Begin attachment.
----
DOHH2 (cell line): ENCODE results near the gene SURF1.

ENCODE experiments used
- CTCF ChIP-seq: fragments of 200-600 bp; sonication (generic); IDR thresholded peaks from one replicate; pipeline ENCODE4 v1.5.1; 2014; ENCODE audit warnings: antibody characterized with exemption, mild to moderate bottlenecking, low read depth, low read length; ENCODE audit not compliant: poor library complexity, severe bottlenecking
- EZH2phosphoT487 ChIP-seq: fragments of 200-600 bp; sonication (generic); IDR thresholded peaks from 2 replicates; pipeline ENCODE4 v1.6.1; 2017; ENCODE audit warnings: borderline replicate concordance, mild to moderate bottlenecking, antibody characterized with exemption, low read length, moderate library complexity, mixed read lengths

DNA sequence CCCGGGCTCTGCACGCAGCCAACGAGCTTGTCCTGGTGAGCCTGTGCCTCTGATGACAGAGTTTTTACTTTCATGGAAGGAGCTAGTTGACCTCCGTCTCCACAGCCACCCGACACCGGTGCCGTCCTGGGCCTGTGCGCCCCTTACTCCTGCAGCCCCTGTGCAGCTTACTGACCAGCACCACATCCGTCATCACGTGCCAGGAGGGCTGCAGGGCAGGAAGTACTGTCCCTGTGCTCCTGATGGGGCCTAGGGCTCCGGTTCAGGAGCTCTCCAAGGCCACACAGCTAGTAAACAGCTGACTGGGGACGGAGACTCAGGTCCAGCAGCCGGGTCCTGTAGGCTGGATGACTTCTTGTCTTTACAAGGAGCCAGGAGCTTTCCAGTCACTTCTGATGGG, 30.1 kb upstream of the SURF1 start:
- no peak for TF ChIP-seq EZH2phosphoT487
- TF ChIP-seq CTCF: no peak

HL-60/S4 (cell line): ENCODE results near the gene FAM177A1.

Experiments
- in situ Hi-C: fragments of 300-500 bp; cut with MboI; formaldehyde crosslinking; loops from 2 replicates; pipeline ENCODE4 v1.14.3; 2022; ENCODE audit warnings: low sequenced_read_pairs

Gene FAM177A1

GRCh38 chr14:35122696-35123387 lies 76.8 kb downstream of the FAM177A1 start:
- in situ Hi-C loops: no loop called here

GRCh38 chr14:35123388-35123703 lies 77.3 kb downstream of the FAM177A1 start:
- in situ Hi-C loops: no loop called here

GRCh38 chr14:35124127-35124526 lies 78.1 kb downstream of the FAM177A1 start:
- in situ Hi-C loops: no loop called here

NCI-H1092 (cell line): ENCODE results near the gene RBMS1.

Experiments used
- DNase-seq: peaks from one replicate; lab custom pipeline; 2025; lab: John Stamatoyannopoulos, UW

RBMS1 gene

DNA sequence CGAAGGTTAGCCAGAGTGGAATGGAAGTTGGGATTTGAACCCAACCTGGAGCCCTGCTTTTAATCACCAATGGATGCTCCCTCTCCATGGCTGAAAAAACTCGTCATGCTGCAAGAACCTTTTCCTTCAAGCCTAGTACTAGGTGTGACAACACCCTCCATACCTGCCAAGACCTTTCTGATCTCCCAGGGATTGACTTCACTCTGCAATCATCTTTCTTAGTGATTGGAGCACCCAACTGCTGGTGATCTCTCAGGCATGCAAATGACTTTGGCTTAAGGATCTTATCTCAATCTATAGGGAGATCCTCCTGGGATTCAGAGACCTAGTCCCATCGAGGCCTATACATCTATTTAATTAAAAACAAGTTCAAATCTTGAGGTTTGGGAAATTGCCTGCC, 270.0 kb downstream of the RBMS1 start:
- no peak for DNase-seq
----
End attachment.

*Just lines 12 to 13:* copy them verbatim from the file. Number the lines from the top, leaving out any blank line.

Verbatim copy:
GRCh38 chr14:35122696-35123387 lies 76.8 kb downstream of the FAM177A1 start:
- in situ Hi-C loops: no loop called here